Clinical Trials


A Study of an Adherence Plan to Help HIV-Positive Patients Take Their First Anti-HIV Medications Correctly

This study has been completed
National Institute of Allergy and Infectious Diseases (NIAID)

Information provided by (Responsible Party)
National Institute of Allergy and Infectious Diseases (NIAID) Identifier

First received: November 2, 1999
Last updated: March 1, 2011
Last Verified: January 2005
History of Changes


The purpose of this study is to see if observed therapy can help HIV-positive patients stick to their anti-HIV medication schedule. Observed therapy means that a nurse will watch patients take their medications to make sure that they take them correctly.

It is very important that HIV-positive patients take their anti-HIV medications correctly so they get the best possible benefit from them. Taking the drugs correctly, called "adherence," may keep HIV virus levels in the blood (viral load) low for a longer time. Adherence can also slow the development of drug resistance, and this is especially important in patients with early HIV infection who are just beginning treatment. However, anti-HIV medication schedules are often complicated, and many patients have difficulty remembering to take their drugs at the correct time. This study will look at the effectiveness of a plan to help patients with this problem.

Condition Intervention Phase
HIV Infections

Drug : Nelfinavir mesylate
Drug : Efavirenz
Drug : Stavudine
Drug : Didanosine
Phase 2

Study Type: Interventional
Study Design: Intervention Model: Crossover Assignment
Primary Purpose: Treatment
Official Title: A Phase II, Randomized, Open-Label Study of Maximally Assisted Therapy (MAT) Compared to Self-Administered Therapy (SAT) for the Treatment of HIV Infection in Antiretroviral Naive Subjects With CD4 Greater Than or Equal to 200 Cells/mm3

Further study details as provided by National Institute of Allergy and Infectious Diseases (NIAID):

Enrollment: 74
Primary Completion Date: October 2003 (Final data collection date for primary outcome measure)

Detailed Description:

Novel approaches are needed to improve adherence to combination antiretroviral therapy. Nonadherence can lead to reduced drug levels and inadequate viral suppression, which accelerates drug resistance. Thus nonadherence in the first few months of primary HIV infection can limit therapeutic options for an individual years later. Barriers to optimal treatment adherence in patients with early HIV infection include complex treatment regimens which disrupt daily routines, drug intolerance, and concomitant illness including depression. Directly observed therapy has been successful in improving overall effectiveness of antituberculosis therapy and may be a useful strategy in HIV-infected patients.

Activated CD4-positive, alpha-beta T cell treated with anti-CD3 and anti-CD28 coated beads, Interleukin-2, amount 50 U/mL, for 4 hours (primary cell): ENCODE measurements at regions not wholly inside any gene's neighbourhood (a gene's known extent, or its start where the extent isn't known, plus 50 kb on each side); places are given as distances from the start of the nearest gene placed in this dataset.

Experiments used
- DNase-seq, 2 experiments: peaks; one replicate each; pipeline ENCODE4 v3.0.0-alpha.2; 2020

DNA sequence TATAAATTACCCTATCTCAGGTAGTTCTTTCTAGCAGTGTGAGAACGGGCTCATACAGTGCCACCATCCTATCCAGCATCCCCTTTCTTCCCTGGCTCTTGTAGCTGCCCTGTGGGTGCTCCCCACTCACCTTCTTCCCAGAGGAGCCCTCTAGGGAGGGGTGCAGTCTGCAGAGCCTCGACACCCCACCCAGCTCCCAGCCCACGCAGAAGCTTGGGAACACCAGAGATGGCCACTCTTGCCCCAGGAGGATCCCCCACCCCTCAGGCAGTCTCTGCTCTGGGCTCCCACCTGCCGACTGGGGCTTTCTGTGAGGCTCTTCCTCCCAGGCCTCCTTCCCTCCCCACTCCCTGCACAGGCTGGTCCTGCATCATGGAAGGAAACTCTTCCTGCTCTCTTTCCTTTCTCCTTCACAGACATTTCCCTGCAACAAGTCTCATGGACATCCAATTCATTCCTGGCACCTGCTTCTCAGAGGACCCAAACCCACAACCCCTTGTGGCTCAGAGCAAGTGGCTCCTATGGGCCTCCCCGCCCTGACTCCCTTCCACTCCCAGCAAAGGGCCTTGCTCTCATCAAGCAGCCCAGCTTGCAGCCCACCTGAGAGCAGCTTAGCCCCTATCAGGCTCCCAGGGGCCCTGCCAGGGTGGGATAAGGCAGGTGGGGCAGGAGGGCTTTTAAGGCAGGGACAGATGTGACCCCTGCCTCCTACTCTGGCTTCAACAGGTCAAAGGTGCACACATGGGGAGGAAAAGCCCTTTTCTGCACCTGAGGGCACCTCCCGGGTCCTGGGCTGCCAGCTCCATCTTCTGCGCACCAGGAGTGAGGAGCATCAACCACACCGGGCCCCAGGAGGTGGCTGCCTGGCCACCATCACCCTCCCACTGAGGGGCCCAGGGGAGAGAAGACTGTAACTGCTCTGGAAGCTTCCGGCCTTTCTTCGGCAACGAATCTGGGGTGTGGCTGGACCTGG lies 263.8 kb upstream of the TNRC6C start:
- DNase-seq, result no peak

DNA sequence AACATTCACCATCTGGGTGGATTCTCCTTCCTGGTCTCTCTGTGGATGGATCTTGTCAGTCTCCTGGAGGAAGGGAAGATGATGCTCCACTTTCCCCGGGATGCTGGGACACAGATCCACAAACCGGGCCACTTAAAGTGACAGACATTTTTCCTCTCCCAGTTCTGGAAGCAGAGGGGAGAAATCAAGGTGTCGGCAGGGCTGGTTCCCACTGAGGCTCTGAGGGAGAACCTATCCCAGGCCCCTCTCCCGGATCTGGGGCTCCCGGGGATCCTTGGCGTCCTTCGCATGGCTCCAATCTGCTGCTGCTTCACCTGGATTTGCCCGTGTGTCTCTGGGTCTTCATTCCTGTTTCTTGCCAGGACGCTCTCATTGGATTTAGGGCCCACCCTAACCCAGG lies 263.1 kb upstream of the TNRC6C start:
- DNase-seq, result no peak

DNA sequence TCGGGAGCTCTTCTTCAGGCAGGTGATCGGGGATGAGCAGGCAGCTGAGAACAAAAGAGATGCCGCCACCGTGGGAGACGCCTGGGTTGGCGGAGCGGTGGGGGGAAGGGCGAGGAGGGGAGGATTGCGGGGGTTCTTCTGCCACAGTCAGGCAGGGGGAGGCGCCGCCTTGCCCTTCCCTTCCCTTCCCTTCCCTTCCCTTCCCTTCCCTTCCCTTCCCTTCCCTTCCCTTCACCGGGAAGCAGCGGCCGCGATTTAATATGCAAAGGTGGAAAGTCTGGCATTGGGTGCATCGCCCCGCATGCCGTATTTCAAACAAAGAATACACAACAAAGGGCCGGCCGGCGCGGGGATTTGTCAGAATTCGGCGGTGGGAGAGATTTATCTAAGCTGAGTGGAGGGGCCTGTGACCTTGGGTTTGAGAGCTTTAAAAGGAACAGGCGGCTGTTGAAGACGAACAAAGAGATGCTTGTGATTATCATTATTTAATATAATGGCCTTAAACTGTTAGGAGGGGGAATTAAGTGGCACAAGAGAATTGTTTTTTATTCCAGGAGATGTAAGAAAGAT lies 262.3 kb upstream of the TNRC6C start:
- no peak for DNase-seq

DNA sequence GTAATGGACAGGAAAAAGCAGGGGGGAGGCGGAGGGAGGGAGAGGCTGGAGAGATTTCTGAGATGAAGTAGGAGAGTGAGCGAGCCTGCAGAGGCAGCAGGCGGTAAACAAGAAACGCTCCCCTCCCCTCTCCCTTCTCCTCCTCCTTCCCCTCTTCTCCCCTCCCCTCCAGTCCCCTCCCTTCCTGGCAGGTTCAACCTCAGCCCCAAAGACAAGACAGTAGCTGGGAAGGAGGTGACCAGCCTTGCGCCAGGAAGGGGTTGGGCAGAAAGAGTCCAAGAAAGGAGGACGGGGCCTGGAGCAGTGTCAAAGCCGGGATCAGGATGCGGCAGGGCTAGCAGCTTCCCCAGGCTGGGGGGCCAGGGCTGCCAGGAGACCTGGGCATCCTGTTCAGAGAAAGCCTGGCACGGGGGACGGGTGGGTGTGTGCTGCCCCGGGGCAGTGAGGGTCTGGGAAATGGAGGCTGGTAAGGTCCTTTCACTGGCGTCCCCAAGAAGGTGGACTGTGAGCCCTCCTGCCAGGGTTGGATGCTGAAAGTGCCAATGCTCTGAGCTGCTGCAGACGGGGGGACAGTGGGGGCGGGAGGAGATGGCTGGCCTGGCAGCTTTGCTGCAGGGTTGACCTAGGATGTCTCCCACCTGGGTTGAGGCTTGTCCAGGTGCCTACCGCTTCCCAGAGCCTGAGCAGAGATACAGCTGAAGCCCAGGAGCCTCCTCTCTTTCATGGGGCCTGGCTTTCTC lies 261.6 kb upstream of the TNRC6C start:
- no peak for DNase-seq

All patients receive combination antiretroviral therapy with didanosine (ddI), stavudine (d4T), efavirenz (EFV), and nelfinavir (NFV). Patients are randomized to self-administered (SAT) versus observed (MAT) therapy for 24 weeks. Patients randomized to MAT receive one directly observed dose (ddI, d4T, EFV, and NFV) of their antiretroviral regimen by a field worker or nurse at the clinic 5 days per week. As a reminder for the second NFV and d4T dose, MAT patients are provided with an alarm watch programmed to sound at dosing times. The alarm watch also serves as a reminder for weekend doses that will not be directly observed. Patients randomized to SAT receive standard care. All patients are monitored with monthly plasma HIV RNA levels and CD4 and CD8 cell counts. At Week 24, all patients are crossed over to SAT for an additional 48 weeks of follow-up.



Ages Eligible for Study: 13 Years and older  
Sexes Eligible for Study: All  
Accepts Healthy Volunteers: No  


Inclusion Criteria
Patients may be eligible for this study if they:

  • Are HIV-positive.
  • Are at least 13 years old (consent is required if you are under 18).
  • Have a CD4 count of at least 200 cells/mm3 within 30 days of study entry.
  • Have never taken anti-HIV drugs.
  • Agree to practice effective methods of birth control.

  • Exclusion Criteria
    Patients will not be eligible for this study if they:
  • Have cancer (except for Kaposi's sarcoma) that requires treatment.
  • Have a history of hepatitis or pancreatitis.
  • Have peripheral neuropathy.
  • Have an alcohol abuse problem.
  • Are pregnant or breast-feeding.
  • Are taking certain medications, such as rifabutin, rifampin, interleukin, or

contacts and locations

Contacts and Locations

Choosing to participate in a study is an important personal decision.Talk with your doctor and family members or friends about deciding to join a study. To learn more about this study, you or your doctor may contact the study research staff using the Contacts provided below.For general information, see Learn About Clinical Studies.

Please refer to this study by its identifier: NCT00001122


United States, California
San Diego, California, United States, 92103
United States, Texas
Univ of Texas Southwestern Med Ctr
Dallas, Texas, United States, 75235

Sponsors and Collaborators

National Institute of Allergy and Infectious Diseases (NIAID)


Principal Investigator: Susan Little
Principal Investigator: Diane Havlir
More Information

More Information

Responsible Party: National Institute of Allergy and Infectious Diseases (NIAID) Identifier: NCT00001122   History of Changes  
Other Study ID Numbers: AIEDRP AI-05-003  
  AEHIV 003: MAT  
Study First Received: November 2, 1999  
Last Updated: March 1, 2011  

Keywords provided by National Institute of Allergy and Infectious Diseases (NIAID):

Drug Therapy, Combination
HIV Protease Inhibitors
CD4 Lymphocyte Count
Reverse Transcriptase Inhibitors
Self Care
Anti-HIV Agents
Viral Load
Treatment Naive

Additional relevant MeSH terms:
HIV Infections
Acquired Immunodeficiency Syndrome
Nelfinavir processed this data on March 27, 2020
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